We recognize that fresh water supplies are an increasingly scarce resource in our world. Though our operations are not relatively water intensive, we nevertheless work to use water sparingly and responsibly in our operations. Primary water uses include dust control and soil compaction at our landfills; cleaning and maintenance in our fleets; and drinking and sanitation in our facilities.
Since our facilities are spread throughout North America, water-risk assessments are conducted regionally and sometimes locally, depending on the risk level for potential water scarcity. Using the World Business Council for Sustainable Development’s Global Water Tool, we have found that 27 percent of our market areas, comprising approximately 840 facilities, are located in water-stressed regions.
Water-related weather patterns also present another risk. Because land-based facilities are exposed to the elements, landscape vegetation can be a challenge in times of drought or flood – and virtually all our landfills in North America are vulnerable to these weather events. Flooding can impede the collection of landfill gas by filling collection wells with water, while drought can reduce the rate of the process of organic material decay, for which water is essential. This creates roadblocks for the productivity of the landfill gas-to-energy portion of our business.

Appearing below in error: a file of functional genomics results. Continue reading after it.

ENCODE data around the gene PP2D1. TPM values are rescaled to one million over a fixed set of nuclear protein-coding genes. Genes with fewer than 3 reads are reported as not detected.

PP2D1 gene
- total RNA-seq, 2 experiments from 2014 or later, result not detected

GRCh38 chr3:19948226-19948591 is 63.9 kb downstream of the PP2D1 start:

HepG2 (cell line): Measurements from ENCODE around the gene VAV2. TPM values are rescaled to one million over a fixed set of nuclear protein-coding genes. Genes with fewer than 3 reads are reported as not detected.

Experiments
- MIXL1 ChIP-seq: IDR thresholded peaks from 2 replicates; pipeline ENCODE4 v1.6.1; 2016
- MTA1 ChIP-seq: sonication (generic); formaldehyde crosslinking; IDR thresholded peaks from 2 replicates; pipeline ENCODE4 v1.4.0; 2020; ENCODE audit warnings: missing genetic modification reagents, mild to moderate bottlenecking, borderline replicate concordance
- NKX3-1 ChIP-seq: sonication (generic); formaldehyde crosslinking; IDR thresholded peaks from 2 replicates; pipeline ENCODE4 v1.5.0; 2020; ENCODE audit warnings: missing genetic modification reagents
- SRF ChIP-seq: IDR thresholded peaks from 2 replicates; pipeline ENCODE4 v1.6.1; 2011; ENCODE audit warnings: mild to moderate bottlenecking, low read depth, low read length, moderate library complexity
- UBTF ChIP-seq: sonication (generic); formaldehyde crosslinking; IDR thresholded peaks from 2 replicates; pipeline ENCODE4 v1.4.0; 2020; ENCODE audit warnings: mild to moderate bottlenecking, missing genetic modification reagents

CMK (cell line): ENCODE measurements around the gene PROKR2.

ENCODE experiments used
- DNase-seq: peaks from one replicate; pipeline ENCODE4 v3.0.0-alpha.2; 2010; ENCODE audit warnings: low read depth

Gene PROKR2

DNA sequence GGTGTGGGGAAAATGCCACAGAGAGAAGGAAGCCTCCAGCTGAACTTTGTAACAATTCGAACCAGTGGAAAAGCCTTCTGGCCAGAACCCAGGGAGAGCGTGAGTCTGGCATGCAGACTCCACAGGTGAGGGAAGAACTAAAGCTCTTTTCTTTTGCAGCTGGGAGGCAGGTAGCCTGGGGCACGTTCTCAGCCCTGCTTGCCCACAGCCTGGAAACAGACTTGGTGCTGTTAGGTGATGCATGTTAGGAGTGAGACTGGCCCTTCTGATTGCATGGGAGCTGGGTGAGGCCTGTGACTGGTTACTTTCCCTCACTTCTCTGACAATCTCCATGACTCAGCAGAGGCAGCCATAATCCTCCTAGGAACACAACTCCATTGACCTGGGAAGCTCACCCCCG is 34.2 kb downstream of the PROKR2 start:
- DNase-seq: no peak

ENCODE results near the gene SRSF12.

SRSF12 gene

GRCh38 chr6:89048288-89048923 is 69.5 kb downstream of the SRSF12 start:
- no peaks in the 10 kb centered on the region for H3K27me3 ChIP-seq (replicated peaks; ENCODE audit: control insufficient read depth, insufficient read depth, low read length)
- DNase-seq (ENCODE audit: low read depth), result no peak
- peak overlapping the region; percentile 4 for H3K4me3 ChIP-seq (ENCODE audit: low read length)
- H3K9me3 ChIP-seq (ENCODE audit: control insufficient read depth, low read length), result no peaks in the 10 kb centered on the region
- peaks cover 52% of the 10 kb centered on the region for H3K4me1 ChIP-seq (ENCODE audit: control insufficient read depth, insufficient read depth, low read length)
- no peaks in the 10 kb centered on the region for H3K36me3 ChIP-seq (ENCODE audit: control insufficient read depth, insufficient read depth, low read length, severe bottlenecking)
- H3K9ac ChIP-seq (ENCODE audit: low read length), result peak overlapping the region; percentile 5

Tracking Our Usage
We are planning to develop a more systematic approach to data collection and, at the same time, better understand our water use by establishing a consumption baseline based on our actual use. Our water scarcity mapping primarily uses the World Business Council for Sustainable Development global water tool and the World Resources Institute water stress definition to identify vulnerable areas where our facilities and operations are located. This is done through our proprietary GIS service mapping called WAVE. We use Leadership in Energy and Environmental Design (LEED) guidelines to estimate potable water use based on “gallons per employee per day” methodology.
Our water management practices have been enhanced recently through the use of a third-party vendor to provide a higher level of oversight into our utility data that helps sites better measure and manage consumption. The vendor notifies facilities when there is an unexpected consumption spike or higher-than-normal usage. For example, a deviation report was sent to alert our Mill Seat Landfill in Bergen, New York, of a spike earlier this year. As a result, the landfill was able to identify the issue immediately, replace a malfunctioning valve, and monitor its effectiveness.